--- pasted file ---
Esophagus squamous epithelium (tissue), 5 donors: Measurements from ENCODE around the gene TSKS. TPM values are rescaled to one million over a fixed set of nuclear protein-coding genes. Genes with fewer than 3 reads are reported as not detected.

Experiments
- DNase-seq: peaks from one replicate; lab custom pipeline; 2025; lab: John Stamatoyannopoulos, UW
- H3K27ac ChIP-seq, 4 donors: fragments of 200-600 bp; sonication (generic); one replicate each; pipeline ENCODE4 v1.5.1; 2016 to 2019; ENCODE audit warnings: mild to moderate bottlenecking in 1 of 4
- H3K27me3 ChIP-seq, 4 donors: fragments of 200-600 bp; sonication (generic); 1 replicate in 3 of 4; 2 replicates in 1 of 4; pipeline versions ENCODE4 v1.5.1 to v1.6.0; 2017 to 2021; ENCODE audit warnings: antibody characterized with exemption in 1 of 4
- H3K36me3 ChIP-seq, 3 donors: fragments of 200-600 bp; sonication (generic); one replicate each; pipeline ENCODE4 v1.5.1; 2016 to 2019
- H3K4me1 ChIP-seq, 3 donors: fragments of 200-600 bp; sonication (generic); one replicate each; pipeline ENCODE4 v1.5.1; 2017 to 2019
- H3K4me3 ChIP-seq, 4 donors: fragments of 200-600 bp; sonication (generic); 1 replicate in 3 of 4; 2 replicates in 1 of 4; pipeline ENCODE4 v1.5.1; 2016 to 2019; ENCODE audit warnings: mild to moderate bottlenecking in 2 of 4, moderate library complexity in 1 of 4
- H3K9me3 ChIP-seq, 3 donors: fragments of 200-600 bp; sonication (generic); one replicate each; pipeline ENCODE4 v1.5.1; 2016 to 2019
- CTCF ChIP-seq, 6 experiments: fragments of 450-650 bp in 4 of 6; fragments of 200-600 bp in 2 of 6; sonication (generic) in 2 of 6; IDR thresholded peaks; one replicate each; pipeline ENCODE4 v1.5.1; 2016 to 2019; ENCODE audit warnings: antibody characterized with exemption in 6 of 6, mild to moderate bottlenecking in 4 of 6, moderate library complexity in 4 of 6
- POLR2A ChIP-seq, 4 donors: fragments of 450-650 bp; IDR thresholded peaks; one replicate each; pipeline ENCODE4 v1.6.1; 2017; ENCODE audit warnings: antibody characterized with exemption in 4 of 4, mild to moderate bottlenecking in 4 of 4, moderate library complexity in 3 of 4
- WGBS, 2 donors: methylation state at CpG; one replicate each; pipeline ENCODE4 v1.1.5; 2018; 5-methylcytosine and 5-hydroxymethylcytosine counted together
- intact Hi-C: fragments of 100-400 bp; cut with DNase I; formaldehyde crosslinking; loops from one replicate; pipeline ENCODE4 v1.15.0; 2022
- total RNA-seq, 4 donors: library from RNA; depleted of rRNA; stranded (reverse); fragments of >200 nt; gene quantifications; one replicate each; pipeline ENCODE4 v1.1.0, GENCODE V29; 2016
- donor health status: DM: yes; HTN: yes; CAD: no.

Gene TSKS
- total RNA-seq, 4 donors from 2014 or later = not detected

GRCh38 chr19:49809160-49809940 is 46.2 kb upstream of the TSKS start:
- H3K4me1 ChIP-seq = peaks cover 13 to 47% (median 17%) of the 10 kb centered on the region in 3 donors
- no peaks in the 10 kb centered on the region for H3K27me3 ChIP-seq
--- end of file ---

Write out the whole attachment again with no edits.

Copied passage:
Esophagus squamous epithelium (tissue), 5 donors: Measurements from ENCODE around the gene TSKS. TPM values are rescaled to one million over a fixed set of nuclear protein-coding genes. Genes with fewer than 3 reads are reported as not detected.

Experiments
- DNase-seq: peaks from one replicate; lab custom pipeline; 2025; lab: John Stamatoyannopoulos, UW
- H3K27ac ChIP-seq, 4 donors: fragments of 200-600 bp; sonication (generic); one replicate each; pipeline ENCODE4 v1.5.1; 2016 to 2019; ENCODE audit warnings: mild to moderate bottlenecking in 1 of 4
- H3K27me3 ChIP-seq, 4 donors: fragments of 200-600 bp; sonication (generic); 1 replicate in 3 of 4; 2 replicates in 1 of 4; pipeline versions ENCODE4 v1.5.1 to v1.6.0; 2017 to 2021; ENCODE audit warnings: antibody characterized with exemption in 1 of 4
- H3K36me3 ChIP-seq, 3 donors: fragments of 200-600 bp; sonication (generic); one replicate each; pipeline ENCODE4 v1.5.1; 2016 to 2019
- H3K4me1 ChIP-seq, 3 donors: fragments of 200-600 bp; sonication (generic); one replicate each; pipeline ENCODE4 v1.5.1; 2017 to 2019
- H3K4me3 ChIP-seq, 4 donors: fragments of 200-600 bp; sonication (generic); 1 replicate in 3 of 4; 2 replicates in 1 of 4; pipeline ENCODE4 v1.5.1; 2016 to 2019; ENCODE audit warnings: mild to moderate bottlenecking in 2 of 4, moderate library complexity in 1 of 4
- H3K9me3 ChIP-seq, 3 donors: fragments of 200-600 bp; sonication (generic); one replicate each; pipeline ENCODE4 v1.5.1; 2016 to 2019
- CTCF ChIP-seq, 6 experiments: fragments of 450-650 bp in 4 of 6; fragments of 200-600 bp in 2 of 6; sonication (generic) in 2 of 6; IDR thresholded peaks; one replicate each; pipeline ENCODE4 v1.5.1; 2016 to 2019; ENCODE audit warnings: antibody characterized with exemption in 6 of 6, mild to moderate bottlenecking in 4 of 6, moderate library complexity in 4 of 6
- POLR2A ChIP-seq, 4 donors: fragments of 450-650 bp; IDR thresholded peaks; one replicate each; pipeline ENCODE4 v1.6.1; 2017; ENCODE audit warnings: antibody characterized with exemption in 4 of 4, mild to moderate bottlenecking in 4 of 4, moderate library complexity in 3 of 4
- WGBS, 2 donors: methylation state at CpG; one replicate each; pipeline ENCODE4 v1.1.5; 2018; 5-methylcytosine and 5-hydroxymethylcytosine counted together
- intact Hi-C: fragments of 100-400 bp; cut with DNase I; formaldehyde crosslinking; loops from one replicate; pipeline ENCODE4 v1.15.0; 2022
- total RNA-seq, 4 donors: library from RNA; depleted of rRNA; stranded (reverse); fragments of >200 nt; gene quantifications; one replicate each; pipeline ENCODE4 v1.1.0, GENCODE V29; 2016
- donor health status: DM: yes; HTN: yes; CAD: no.

Gene TSKS
- total RNA-seq, 4 donors from 2014 or later = not detected

GRCh38 chr19:49809160-49809940 is 46.2 kb upstream of the TSKS start:
- H3K4me1 ChIP-seq = peaks cover 13 to 47% (median 17%) of the 10 kb centered on the region in 3 donors
- no peaks in the 10 kb centered on the region for H3K27me3 ChIP-seq